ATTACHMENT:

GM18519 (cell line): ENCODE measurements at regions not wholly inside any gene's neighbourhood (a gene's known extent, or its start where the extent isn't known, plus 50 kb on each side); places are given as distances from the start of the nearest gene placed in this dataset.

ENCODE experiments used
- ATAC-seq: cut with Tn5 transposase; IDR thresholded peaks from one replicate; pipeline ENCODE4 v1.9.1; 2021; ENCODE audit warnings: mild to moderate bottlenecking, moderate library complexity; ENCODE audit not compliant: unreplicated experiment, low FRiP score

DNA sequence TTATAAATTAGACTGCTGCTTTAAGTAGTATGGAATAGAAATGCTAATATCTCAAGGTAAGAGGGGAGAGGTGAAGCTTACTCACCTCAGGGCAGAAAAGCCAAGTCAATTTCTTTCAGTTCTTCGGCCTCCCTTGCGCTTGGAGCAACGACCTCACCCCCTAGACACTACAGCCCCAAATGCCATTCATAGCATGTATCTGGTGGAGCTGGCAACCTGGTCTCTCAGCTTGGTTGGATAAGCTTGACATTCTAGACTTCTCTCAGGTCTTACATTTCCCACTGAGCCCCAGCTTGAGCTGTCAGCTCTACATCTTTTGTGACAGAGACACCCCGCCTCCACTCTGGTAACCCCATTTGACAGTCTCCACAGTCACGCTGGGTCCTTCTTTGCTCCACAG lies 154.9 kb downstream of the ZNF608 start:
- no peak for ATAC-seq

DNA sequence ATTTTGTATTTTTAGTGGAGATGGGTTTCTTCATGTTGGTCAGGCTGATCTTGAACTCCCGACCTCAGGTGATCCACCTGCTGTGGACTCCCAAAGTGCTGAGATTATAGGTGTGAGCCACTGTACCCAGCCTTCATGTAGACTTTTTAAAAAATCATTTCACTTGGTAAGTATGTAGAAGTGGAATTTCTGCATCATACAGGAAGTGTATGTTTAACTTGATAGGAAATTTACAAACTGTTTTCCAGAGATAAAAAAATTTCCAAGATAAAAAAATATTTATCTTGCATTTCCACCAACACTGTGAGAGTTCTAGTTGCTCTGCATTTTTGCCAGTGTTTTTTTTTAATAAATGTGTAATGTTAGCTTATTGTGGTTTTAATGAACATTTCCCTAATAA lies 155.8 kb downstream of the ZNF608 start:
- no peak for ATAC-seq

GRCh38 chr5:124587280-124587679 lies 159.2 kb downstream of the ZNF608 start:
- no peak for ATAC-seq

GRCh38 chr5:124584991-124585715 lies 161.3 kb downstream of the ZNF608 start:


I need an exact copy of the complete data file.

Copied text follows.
GM18519 (cell line): ENCODE measurements at regions not wholly inside any gene's neighbourhood (a gene's known extent, or its start where the extent isn't known, plus 50 kb on each side); places are given as distances from the start of the nearest gene placed in this dataset.

ENCODE experiments used
- ATAC-seq: cut with Tn5 transposase; IDR thresholded peaks from one replicate; pipeline ENCODE4 v1.9.1; 2021; ENCODE audit warnings: mild to moderate bottlenecking, moderate library complexity; ENCODE audit not compliant: unreplicated experiment, low FRiP score

DNA sequence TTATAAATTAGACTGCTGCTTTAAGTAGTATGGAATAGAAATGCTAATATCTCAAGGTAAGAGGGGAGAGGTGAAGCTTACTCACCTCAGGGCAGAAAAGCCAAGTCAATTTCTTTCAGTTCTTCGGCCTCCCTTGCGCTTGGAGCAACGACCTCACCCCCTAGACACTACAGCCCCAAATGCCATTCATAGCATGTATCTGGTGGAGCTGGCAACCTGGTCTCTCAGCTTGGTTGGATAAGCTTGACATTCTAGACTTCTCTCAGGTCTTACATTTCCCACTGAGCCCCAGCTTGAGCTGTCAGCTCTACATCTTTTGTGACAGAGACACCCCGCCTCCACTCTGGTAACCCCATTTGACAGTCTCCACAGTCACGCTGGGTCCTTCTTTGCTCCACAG lies 154.9 kb downstream of the ZNF608 start:
- no peak for ATAC-seq

DNA sequence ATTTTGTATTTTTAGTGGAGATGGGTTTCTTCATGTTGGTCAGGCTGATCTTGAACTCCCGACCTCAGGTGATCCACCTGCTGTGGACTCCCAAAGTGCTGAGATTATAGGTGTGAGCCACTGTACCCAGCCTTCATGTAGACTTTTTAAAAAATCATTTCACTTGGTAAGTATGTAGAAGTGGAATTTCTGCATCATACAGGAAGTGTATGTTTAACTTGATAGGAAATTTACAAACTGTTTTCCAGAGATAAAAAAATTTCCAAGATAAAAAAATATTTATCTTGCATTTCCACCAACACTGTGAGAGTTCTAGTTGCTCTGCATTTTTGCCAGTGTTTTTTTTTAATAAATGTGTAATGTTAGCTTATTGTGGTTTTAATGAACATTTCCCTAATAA lies 155.8 kb downstream of the ZNF608 start:
- no peak for ATAC-seq

GRCh38 chr5:124587280-124587679 lies 159.2 kb downstream of the ZNF608 start:
- no peak for ATAC-seq

GRCh38 chr5:124584991-124585715 lies 161.3 kb downstream of the ZNF608 start: